Alcoholism is a serious disease where people become unable to control their drinking. They become physically and emotionally dependent on alcohol. Eventually, alcoholism can also begin interfering with various chemicals in the brain, leaving people feeling anxious or depressed.
What you might not realize, however, is that sometimes people have a mental health disorder that leads to them drinking, which then leads to alcoholism.
Many people already know that alcoholism can lead to a mental health disorder, but few people realize that a mental health disorder can lead to alcoholism.
If you are struggling with drinking or know a loved one that struggles with drinking, you might be wondering more about the connection between mental health and drinking. How can you tell whether you drink because you’re depressed or if you’re depressed because you drink?
The connection between mental health and drinking
It can be hard to separate some mental disorders and alcoholism because the two can be so closely related sometimes. Sometimes it can be challenging to figure out if someone is depending upon alcohol because of their disorder or if they have their disorder because they’re an alcoholic.
The best way to determine the connection between the two is to work with a mental health professional. They’ll be able to help you look over your medical and personal history to see if you exhibited signs of a mental health disorder or alcoholism first. Most people that are struggling with both will receive a dual diagnosis so both conditions can be treated properly.
Unfortunately, many people feel embarrassed to seek help because of the stigma surrounding both mental health disorders and alcoholism.
Signs of alcoholism
Many people struggle to recognize the warning signs of alcoholism. It can be easy to overlook minor signs. When left untreated, however, alcoholism gets worse and becomes more challenging to treat. Early warning signs of alcoholism is trying to use alcohol as a way to cope with everyday stressors, feeling dependent upon alcohol to feel good, or feeling guilty after drinking.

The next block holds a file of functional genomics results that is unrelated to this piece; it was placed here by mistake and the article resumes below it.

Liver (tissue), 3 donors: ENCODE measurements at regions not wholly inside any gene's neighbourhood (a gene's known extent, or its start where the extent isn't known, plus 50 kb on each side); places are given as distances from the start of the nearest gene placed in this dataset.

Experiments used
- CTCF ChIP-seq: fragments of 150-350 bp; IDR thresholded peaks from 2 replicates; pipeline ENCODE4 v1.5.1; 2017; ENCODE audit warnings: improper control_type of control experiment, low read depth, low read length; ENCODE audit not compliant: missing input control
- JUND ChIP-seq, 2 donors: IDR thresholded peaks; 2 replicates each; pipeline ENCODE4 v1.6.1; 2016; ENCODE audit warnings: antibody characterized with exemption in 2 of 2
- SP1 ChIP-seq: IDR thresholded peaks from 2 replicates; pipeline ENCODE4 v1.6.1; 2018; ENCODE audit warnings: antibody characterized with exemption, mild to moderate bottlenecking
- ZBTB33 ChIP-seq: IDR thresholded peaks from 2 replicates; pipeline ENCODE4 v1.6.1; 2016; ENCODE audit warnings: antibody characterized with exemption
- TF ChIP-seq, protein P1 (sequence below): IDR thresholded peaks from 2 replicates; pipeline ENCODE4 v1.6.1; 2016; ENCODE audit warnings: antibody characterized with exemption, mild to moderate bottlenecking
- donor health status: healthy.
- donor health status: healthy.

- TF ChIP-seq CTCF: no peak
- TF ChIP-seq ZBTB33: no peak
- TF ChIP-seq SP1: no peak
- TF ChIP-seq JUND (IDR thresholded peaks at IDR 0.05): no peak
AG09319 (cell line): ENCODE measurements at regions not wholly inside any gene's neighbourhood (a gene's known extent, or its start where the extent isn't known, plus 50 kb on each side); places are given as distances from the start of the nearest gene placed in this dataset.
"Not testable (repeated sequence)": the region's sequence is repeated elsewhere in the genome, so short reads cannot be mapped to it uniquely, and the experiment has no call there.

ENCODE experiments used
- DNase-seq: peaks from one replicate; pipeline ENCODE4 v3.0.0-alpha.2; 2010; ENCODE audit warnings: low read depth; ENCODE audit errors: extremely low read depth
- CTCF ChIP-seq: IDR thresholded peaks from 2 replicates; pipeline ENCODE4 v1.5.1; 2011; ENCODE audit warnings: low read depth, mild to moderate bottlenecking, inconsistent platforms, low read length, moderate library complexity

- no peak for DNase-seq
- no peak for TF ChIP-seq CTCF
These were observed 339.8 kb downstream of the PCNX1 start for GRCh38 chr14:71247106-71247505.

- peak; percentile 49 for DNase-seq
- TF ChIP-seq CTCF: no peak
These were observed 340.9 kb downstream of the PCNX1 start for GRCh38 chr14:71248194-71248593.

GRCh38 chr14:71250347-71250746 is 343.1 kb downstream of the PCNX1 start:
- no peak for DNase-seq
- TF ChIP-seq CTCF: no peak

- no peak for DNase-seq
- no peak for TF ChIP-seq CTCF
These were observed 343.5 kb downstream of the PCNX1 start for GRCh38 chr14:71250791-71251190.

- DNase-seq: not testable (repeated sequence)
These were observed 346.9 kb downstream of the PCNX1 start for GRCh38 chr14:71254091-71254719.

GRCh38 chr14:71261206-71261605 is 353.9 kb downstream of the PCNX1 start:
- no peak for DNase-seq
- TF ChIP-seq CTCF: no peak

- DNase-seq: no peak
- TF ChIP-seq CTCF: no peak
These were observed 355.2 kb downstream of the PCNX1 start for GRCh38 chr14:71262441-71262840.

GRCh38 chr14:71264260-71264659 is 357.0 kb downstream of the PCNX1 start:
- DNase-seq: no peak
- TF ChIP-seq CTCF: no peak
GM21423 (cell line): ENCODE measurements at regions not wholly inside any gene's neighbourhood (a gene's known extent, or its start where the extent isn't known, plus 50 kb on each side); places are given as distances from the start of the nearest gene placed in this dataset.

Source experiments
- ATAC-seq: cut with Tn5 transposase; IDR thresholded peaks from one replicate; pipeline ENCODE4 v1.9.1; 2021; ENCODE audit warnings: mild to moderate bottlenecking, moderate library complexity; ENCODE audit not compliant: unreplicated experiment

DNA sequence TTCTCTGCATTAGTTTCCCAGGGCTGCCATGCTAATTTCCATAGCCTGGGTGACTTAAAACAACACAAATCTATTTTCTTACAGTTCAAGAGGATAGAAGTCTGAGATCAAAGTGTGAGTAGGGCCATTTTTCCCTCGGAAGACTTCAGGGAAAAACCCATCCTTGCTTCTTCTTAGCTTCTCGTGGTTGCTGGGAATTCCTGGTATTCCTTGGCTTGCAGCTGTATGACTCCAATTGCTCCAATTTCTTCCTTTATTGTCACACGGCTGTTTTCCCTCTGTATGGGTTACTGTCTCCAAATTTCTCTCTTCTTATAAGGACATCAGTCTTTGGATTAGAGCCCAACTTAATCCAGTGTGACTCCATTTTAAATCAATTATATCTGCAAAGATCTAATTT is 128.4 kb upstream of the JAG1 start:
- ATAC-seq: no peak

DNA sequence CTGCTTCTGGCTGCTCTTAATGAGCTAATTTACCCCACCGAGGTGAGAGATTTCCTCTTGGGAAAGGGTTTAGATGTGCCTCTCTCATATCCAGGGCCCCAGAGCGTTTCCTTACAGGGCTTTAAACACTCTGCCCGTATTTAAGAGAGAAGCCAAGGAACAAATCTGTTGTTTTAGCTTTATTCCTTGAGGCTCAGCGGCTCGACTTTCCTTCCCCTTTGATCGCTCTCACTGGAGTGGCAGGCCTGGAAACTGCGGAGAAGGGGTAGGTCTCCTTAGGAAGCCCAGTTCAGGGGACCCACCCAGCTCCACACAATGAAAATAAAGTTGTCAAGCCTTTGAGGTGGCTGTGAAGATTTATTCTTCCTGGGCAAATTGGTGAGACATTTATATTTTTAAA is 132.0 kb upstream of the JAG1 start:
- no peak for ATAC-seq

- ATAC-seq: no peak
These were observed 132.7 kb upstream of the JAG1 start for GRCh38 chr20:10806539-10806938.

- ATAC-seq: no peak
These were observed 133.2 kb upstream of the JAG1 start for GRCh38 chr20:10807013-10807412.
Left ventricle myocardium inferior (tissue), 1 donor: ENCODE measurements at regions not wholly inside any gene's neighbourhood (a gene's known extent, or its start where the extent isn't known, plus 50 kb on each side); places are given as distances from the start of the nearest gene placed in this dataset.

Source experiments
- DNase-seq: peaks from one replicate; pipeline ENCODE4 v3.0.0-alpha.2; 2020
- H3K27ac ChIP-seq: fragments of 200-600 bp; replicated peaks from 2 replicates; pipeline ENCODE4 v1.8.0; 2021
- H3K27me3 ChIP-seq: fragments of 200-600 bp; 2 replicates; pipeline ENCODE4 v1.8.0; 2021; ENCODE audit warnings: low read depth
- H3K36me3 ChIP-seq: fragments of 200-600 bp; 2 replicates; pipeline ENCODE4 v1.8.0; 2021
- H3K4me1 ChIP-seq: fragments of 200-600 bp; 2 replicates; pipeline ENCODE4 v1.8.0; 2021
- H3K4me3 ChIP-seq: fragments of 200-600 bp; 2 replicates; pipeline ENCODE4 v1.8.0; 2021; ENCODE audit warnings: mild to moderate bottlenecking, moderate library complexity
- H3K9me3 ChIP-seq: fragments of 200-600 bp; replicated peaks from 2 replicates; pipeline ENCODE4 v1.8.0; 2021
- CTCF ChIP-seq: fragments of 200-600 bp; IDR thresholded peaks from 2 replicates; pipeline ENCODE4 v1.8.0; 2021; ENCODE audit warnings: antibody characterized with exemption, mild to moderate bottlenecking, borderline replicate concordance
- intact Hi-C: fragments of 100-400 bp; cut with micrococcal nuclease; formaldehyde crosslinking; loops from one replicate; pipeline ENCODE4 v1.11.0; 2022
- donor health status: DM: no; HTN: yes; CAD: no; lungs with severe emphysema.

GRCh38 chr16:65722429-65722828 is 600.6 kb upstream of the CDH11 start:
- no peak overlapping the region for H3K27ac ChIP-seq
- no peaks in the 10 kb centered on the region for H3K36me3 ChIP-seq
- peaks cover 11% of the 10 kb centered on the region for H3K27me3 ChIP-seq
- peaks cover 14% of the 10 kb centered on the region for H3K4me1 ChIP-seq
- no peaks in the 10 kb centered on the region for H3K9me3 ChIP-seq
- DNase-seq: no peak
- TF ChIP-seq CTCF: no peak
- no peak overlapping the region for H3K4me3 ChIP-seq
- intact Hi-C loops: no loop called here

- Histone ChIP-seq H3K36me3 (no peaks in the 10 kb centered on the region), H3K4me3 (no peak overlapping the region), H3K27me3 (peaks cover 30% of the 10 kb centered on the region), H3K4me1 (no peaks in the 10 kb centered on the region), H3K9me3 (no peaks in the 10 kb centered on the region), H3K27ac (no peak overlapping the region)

As alcoholism gets worse, it will begin negatively impacting daily life. People may experience extreme mood swings, choose to drink instead of fulfilling personal responsibility, start having changes in appearance, and start hiding their drinking habits. They may even start to experience moments of memory loss or may start having to drink first thing in the morning to go about their day.
Disorders linked to alcoholism
There are a few different mental health disorders where people might be more prone to suffer from alcoholism as a result of their disorder. Keep in mind that some disorders are so closely linked to alcoholism that it can be challenging to separate the two. Working with a professional can help those with a disorder learn how to cope before turning to substance abuse. These disorders include, but are not limited to, the following.
Antisocial personality disorder (ASPD) increases the chances of a substance abuse problem because those with ASPD are indifferent to negative consequences. Those with bipolar disorder suffer from periods of highs and lows. They may turn to alcohol as a way to cope with some of these complex mood changes.
Depression can cause people to turn to alcohol as a coping mechanism (keep in mind, however, that alcoholism can also cause people to become depressed). Those with schizophrenia or anxiety may also turn to alcohol as a coping mechanism.
When to seek help
No matter if you’re struggling with a mental health disorder, alcoholism, or both, it is never too early to seek help. The earlier you’re able to seek help, the easier the treatment will be.
If you suspect you or a loved one has a problem, reach out to your doctor or a mental health professional as soon as possible. Even if you’re not sure if there is a problem, don’t be afraid to seek help. A trained professional is the only person who can accurately provide a diagnosis.
Depending upon the extent of the condition, some people will be able to go through therapy to receive treatment. Others might have to go into a rehab problem. No matter what treatment method is recommended, take treatment seriously.
No matter if you’re the one struggling with a mental health disorder and alcoholism or you’re watching a loved one struggle, it can be a very challenging time. Keep in mind, however, that there are other people out there that are facing similar problems and addictions. Seeking treatment provides you with a support network.
A professional writer with over a decade of incessant writing skills. Her topics of interest and expertise range from health, nutrition and psychology.